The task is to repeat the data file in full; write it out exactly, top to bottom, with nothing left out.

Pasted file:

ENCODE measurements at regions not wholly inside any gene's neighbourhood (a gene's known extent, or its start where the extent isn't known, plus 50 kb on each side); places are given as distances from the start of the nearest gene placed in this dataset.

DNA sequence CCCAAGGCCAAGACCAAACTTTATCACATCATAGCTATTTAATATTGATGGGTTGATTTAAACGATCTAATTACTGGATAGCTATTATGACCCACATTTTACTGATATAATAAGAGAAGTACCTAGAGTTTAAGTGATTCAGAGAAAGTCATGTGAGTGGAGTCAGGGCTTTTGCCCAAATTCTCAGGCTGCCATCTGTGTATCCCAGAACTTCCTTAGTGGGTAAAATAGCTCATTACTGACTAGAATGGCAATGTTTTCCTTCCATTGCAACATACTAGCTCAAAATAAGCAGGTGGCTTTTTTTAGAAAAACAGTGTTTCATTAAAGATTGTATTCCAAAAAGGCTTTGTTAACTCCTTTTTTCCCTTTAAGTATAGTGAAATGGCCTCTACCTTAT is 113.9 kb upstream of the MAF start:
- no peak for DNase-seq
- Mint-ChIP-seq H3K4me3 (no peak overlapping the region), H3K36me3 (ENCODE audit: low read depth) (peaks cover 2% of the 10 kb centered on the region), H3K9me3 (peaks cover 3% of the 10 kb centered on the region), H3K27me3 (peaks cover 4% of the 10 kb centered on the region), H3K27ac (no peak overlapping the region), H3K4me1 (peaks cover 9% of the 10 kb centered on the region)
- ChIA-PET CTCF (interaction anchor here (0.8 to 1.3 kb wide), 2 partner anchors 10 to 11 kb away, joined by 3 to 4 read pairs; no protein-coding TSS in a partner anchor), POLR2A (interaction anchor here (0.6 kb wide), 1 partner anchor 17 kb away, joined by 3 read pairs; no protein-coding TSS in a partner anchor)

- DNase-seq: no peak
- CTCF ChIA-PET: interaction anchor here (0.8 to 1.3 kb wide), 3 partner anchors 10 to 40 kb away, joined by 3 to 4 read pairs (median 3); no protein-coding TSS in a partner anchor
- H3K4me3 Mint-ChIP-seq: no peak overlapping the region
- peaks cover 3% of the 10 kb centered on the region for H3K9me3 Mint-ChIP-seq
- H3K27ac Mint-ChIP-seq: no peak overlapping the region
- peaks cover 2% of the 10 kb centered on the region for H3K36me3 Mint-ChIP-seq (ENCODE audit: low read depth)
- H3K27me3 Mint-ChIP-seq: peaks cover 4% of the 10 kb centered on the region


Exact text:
ENCODE measurements at regions not wholly inside any gene's neighbourhood (a gene's known extent, or its start where the extent isn't known, plus 50 kb on each side); places are given as distances from the start of the nearest gene placed in this dataset.

DNA sequence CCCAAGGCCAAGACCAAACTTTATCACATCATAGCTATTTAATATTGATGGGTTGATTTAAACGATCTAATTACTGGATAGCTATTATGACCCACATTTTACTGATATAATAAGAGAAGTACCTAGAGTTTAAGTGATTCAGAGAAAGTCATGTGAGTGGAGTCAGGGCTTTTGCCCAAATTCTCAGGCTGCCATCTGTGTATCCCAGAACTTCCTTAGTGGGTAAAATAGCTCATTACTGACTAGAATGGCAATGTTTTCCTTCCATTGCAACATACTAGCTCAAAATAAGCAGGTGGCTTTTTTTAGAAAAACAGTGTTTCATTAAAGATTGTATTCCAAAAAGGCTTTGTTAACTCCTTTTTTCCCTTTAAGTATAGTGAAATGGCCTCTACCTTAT is 113.9 kb upstream of the MAF start:
- no peak for DNase-seq
- Mint-ChIP-seq H3K4me3 (no peak overlapping the region), H3K36me3 (ENCODE audit: low read depth) (peaks cover 2% of the 10 kb centered on the region), H3K9me3 (peaks cover 3% of the 10 kb centered on the region), H3K27me3 (peaks cover 4% of the 10 kb centered on the region), H3K27ac (no peak overlapping the region), H3K4me1 (peaks cover 9% of the 10 kb centered on the region)
- ChIA-PET CTCF (interaction anchor here (0.8 to 1.3 kb wide), 2 partner anchors 10 to 11 kb away, joined by 3 to 4 read pairs; no protein-coding TSS in a partner anchor), POLR2A (interaction anchor here (0.6 kb wide), 1 partner anchor 17 kb away, joined by 3 read pairs; no protein-coding TSS in a partner anchor)

- DNase-seq: no peak
- CTCF ChIA-PET: interaction anchor here (0.8 to 1.3 kb wide), 3 partner anchors 10 to 40 kb away, joined by 3 to 4 read pairs (median 3); no protein-coding TSS in a partner anchor
- H3K4me3 Mint-ChIP-seq: no peak overlapping the region
- peaks cover 3% of the 10 kb centered on the region for H3K9me3 Mint-ChIP-seq
- H3K27ac Mint-ChIP-seq: no peak overlapping the region
- peaks cover 2% of the 10 kb centered on the region for H3K36me3 Mint-ChIP-seq (ENCODE audit: low read depth)
- H3K27me3 Mint-ChIP-seq: peaks cover 4% of the 10 kb centered on the region